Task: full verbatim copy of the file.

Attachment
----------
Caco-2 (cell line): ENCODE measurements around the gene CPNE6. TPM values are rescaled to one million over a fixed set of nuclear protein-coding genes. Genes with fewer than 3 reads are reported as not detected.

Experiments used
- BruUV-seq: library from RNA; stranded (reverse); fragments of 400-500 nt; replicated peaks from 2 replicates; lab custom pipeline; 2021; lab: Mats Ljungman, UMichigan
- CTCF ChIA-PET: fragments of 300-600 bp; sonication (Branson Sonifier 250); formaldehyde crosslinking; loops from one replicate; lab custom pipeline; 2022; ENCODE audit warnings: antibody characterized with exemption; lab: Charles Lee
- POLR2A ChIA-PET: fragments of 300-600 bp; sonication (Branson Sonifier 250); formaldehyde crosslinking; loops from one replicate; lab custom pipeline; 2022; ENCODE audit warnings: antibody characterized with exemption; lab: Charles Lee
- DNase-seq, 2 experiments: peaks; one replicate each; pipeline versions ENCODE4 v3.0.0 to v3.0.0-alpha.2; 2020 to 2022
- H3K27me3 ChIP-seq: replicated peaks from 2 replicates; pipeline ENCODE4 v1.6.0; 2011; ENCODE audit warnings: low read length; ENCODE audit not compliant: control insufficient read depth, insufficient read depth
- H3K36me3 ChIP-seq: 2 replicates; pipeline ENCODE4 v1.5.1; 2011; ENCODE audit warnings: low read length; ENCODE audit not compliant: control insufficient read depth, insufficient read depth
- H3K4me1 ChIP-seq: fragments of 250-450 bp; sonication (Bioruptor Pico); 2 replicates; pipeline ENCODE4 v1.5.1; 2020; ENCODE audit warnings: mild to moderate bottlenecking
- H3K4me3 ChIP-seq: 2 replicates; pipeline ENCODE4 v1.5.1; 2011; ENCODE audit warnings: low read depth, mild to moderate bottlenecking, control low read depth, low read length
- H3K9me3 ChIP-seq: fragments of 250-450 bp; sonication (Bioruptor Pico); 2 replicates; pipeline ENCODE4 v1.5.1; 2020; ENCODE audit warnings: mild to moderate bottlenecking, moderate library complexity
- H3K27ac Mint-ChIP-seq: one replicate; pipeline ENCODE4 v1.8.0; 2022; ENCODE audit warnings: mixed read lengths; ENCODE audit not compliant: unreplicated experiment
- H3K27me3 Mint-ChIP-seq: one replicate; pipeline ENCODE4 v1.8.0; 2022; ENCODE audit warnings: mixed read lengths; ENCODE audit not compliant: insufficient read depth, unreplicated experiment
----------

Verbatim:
Caco-2 (cell line): ENCODE measurements around the gene CPNE6. TPM values are rescaled to one million over a fixed set of nuclear protein-coding genes. Genes with fewer than 3 reads are reported as not detected.

Experiments used
- BruUV-seq: library from RNA; stranded (reverse); fragments of 400-500 nt; replicated peaks from 2 replicates; lab custom pipeline; 2021; lab: Mats Ljungman, UMichigan
- CTCF ChIA-PET: fragments of 300-600 bp; sonication (Branson Sonifier 250); formaldehyde crosslinking; loops from one replicate; lab custom pipeline; 2022; ENCODE audit warnings: antibody characterized with exemption; lab: Charles Lee
- POLR2A ChIA-PET: fragments of 300-600 bp; sonication (Branson Sonifier 250); formaldehyde crosslinking; loops from one replicate; lab custom pipeline; 2022; ENCODE audit warnings: antibody characterized with exemption; lab: Charles Lee
- DNase-seq, 2 experiments: peaks; one replicate each; pipeline versions ENCODE4 v3.0.0 to v3.0.0-alpha.2; 2020 to 2022
- H3K27me3 ChIP-seq: replicated peaks from 2 replicates; pipeline ENCODE4 v1.6.0; 2011; ENCODE audit warnings: low read length; ENCODE audit not compliant: control insufficient read depth, insufficient read depth
- H3K36me3 ChIP-seq: 2 replicates; pipeline ENCODE4 v1.5.1; 2011; ENCODE audit warnings: low read length; ENCODE audit not compliant: control insufficient read depth, insufficient read depth
- H3K4me1 ChIP-seq: fragments of 250-450 bp; sonication (Bioruptor Pico); 2 replicates; pipeline ENCODE4 v1.5.1; 2020; ENCODE audit warnings: mild to moderate bottlenecking
- H3K4me3 ChIP-seq: 2 replicates; pipeline ENCODE4 v1.5.1; 2011; ENCODE audit warnings: low read depth, mild to moderate bottlenecking, control low read depth, low read length
- H3K9me3 ChIP-seq: fragments of 250-450 bp; sonication (Bioruptor Pico); 2 replicates; pipeline ENCODE4 v1.5.1; 2020; ENCODE audit warnings: mild to moderate bottlenecking, moderate library complexity
- H3K27ac Mint-ChIP-seq: one replicate; pipeline ENCODE4 v1.8.0; 2022; ENCODE audit warnings: mixed read lengths; ENCODE audit not compliant: unreplicated experiment
- H3K27me3 Mint-ChIP-seq: one replicate; pipeline ENCODE4 v1.8.0; 2022; ENCODE audit warnings: mixed read lengths; ENCODE audit not compliant: insufficient read depth, unreplicated experiment